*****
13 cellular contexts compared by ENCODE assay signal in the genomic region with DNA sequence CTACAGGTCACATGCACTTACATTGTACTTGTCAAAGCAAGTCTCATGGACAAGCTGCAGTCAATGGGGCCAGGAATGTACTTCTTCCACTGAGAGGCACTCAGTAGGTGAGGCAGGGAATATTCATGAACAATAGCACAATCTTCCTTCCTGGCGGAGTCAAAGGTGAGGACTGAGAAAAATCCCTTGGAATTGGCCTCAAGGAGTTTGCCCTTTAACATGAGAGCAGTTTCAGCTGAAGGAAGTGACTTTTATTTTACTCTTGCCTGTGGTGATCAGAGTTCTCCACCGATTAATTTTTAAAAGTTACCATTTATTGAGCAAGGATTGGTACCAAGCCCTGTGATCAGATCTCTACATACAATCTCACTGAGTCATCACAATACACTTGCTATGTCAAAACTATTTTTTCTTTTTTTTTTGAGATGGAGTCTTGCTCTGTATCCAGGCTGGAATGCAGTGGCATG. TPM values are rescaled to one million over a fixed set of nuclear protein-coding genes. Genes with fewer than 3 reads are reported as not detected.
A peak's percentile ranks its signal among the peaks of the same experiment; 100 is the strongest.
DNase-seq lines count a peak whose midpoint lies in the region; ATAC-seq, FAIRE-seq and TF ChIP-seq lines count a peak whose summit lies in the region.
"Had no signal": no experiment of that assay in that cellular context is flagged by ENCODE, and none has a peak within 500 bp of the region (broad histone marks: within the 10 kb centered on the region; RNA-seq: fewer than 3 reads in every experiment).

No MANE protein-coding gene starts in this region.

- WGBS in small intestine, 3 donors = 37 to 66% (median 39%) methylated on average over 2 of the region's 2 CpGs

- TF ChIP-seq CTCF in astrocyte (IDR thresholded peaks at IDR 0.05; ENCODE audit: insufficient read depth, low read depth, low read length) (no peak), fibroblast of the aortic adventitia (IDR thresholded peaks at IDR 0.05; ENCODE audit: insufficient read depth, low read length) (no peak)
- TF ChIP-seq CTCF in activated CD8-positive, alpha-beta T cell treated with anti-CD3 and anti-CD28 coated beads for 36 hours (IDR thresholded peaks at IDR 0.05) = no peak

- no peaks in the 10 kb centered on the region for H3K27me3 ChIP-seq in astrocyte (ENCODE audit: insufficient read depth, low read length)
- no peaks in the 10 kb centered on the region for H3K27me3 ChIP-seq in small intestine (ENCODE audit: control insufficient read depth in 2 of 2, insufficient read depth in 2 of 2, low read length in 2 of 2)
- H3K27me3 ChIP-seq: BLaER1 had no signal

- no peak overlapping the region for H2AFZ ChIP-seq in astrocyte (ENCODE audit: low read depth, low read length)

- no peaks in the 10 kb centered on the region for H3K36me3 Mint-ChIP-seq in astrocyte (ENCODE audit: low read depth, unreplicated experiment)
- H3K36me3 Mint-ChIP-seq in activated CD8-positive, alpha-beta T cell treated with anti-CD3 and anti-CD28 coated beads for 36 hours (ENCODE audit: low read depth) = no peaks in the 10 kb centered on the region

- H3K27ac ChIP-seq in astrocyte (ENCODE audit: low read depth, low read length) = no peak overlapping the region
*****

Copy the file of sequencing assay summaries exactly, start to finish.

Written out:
13 cellular contexts compared by ENCODE assay signal in the genomic region with DNA sequence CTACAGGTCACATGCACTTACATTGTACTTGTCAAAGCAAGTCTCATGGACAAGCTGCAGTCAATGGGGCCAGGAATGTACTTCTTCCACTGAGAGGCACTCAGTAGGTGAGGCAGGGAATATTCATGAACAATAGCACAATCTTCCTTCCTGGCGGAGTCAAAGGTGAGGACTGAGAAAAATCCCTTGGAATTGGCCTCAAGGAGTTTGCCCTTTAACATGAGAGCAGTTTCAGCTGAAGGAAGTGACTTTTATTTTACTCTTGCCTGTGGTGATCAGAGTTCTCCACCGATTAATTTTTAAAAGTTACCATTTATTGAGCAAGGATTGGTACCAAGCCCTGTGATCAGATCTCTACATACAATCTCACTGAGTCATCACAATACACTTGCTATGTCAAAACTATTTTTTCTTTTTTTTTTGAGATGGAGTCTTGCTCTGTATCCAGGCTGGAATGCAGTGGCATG. TPM values are rescaled to one million over a fixed set of nuclear protein-coding genes. Genes with fewer than 3 reads are reported as not detected.
A peak's percentile ranks its signal among the peaks of the same experiment; 100 is the strongest.
DNase-seq lines count a peak whose midpoint lies in the region; ATAC-seq, FAIRE-seq and TF ChIP-seq lines count a peak whose summit lies in the region.
"Had no signal": no experiment of that assay in that cellular context is flagged by ENCODE, and none has a peak within 500 bp of the region (broad histone marks: within the 10 kb centered on the region; RNA-seq: fewer than 3 reads in every experiment).

No MANE protein-coding gene starts in this region.

- WGBS in small intestine, 3 donors = 37 to 66% (median 39%) methylated on average over 2 of the region's 2 CpGs

- TF ChIP-seq CTCF in astrocyte (IDR thresholded peaks at IDR 0.05; ENCODE audit: insufficient read depth, low read depth, low read length) (no peak), fibroblast of the aortic adventitia (IDR thresholded peaks at IDR 0.05; ENCODE audit: insufficient read depth, low read length) (no peak)
- TF ChIP-seq CTCF in activated CD8-positive, alpha-beta T cell treated with anti-CD3 and anti-CD28 coated beads for 36 hours (IDR thresholded peaks at IDR 0.05) = no peak

- no peaks in the 10 kb centered on the region for H3K27me3 ChIP-seq in astrocyte (ENCODE audit: insufficient read depth, low read length)
- no peaks in the 10 kb centered on the region for H3K27me3 ChIP-seq in small intestine (ENCODE audit: control insufficient read depth in 2 of 2, insufficient read depth in 2 of 2, low read length in 2 of 2)
- H3K27me3 ChIP-seq: BLaER1 had no signal

- no peak overlapping the region for H2AFZ ChIP-seq in astrocyte (ENCODE audit: low read depth, low read length)

- no peaks in the 10 kb centered on the region for H3K36me3 Mint-ChIP-seq in astrocyte (ENCODE audit: low read depth, unreplicated experiment)
- H3K36me3 Mint-ChIP-seq in activated CD8-positive, alpha-beta T cell treated with anti-CD3 and anti-CD28 coated beads for 36 hours (ENCODE audit: low read depth) = no peaks in the 10 kb centered on the region

- H3K27ac ChIP-seq in astrocyte (ENCODE audit: low read depth, low read length) = no peak overlapping the region